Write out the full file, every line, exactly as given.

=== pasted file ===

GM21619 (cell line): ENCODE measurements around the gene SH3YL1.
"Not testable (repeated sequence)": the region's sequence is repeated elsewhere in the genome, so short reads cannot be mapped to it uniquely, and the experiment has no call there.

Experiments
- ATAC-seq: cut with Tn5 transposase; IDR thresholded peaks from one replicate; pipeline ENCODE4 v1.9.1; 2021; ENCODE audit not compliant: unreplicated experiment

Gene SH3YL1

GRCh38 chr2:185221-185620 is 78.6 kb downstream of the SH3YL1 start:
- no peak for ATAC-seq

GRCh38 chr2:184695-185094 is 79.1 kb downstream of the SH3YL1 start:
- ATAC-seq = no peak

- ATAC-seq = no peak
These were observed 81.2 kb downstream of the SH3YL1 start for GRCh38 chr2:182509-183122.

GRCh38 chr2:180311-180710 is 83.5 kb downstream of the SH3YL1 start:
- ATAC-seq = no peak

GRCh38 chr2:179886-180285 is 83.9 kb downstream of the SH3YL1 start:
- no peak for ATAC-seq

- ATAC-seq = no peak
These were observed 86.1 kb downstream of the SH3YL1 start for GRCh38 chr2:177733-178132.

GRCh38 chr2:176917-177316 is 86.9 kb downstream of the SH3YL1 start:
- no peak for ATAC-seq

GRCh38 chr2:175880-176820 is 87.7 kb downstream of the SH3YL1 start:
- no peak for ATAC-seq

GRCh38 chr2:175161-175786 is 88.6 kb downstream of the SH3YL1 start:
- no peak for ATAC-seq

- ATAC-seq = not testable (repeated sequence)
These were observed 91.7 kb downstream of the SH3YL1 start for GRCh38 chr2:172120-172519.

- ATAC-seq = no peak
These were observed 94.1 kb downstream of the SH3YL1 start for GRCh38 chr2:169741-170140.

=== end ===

GM21619 (cell line): ENCODE measurements around the gene SH3YL1.
"Not testable (repeated sequence)": the region's sequence is repeated elsewhere in the genome, so short reads cannot be mapped to it uniquely, and the experiment has no call there.

Experiments
- ATAC-seq: cut with Tn5 transposase; IDR thresholded peaks from one replicate; pipeline ENCODE4 v1.9.1; 2021; ENCODE audit not compliant: unreplicated experiment

Gene SH3YL1

GRCh38 chr2:185221-185620 is 78.6 kb downstream of the SH3YL1 start:
- no peak for ATAC-seq

GRCh38 chr2:184695-185094 is 79.1 kb downstream of the SH3YL1 start:
- ATAC-seq = no peak

- ATAC-seq = no peak
These were observed 81.2 kb downstream of the SH3YL1 start for GRCh38 chr2:182509-183122.

GRCh38 chr2:180311-180710 is 83.5 kb downstream of the SH3YL1 start:
- ATAC-seq = no peak

GRCh38 chr2:179886-180285 is 83.9 kb downstream of the SH3YL1 start:
- no peak for ATAC-seq

- ATAC-seq = no peak
These were observed 86.1 kb downstream of the SH3YL1 start for GRCh38 chr2:177733-178132.

GRCh38 chr2:176917-177316 is 86.9 kb downstream of the SH3YL1 start:
- no peak for ATAC-seq

GRCh38 chr2:175880-176820 is 87.7 kb downstream of the SH3YL1 start:
- no peak for ATAC-seq

GRCh38 chr2:175161-175786 is 88.6 kb downstream of the SH3YL1 start:
- no peak for ATAC-seq

- ATAC-seq = not testable (repeated sequence)
These were observed 91.7 kb downstream of the SH3YL1 start for GRCh38 chr2:172120-172519.

- ATAC-seq = no peak
These were observed 94.1 kb downstream of the SH3YL1 start for GRCh38 chr2:169741-170140.